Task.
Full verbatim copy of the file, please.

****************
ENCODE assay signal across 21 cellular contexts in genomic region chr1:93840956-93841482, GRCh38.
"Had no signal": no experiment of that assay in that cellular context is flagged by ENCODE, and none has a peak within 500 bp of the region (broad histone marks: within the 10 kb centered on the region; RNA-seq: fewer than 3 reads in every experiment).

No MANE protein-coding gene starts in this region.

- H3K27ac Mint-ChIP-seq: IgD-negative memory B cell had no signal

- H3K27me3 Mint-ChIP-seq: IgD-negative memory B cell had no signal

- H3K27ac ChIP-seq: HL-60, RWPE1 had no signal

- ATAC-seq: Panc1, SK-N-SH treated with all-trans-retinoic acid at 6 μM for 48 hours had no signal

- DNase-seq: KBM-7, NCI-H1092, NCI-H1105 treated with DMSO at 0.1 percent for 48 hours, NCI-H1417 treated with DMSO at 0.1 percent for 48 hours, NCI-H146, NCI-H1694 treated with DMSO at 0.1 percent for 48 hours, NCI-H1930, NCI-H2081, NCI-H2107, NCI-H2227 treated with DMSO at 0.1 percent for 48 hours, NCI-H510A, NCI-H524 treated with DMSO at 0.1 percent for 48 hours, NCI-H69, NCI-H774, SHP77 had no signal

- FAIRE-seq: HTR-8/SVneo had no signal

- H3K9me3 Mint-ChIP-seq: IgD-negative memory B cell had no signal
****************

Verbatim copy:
ENCODE assay signal across 21 cellular contexts in genomic region chr1:93840956-93841482, GRCh38.
"Had no signal": no experiment of that assay in that cellular context is flagged by ENCODE, and none has a peak within 500 bp of the region (broad histone marks: within the 10 kb centered on the region; RNA-seq: fewer than 3 reads in every experiment).

No MANE protein-coding gene starts in this region.

- H3K27ac Mint-ChIP-seq: IgD-negative memory B cell had no signal

- H3K27me3 Mint-ChIP-seq: IgD-negative memory B cell had no signal

- H3K27ac ChIP-seq: HL-60, RWPE1 had no signal

- ATAC-seq: Panc1, SK-N-SH treated with all-trans-retinoic acid at 6 μM for 48 hours had no signal

- DNase-seq: KBM-7, NCI-H1092, NCI-H1105 treated with DMSO at 0.1 percent for 48 hours, NCI-H1417 treated with DMSO at 0.1 percent for 48 hours, NCI-H146, NCI-H1694 treated with DMSO at 0.1 percent for 48 hours, NCI-H1930, NCI-H2081, NCI-H2107, NCI-H2227 treated with DMSO at 0.1 percent for 48 hours, NCI-H510A, NCI-H524 treated with DMSO at 0.1 percent for 48 hours, NCI-H69, NCI-H774, SHP77 had no signal

- FAIRE-seq: HTR-8/SVneo had no signal

- H3K9me3 Mint-ChIP-seq: IgD-negative memory B cell had no signal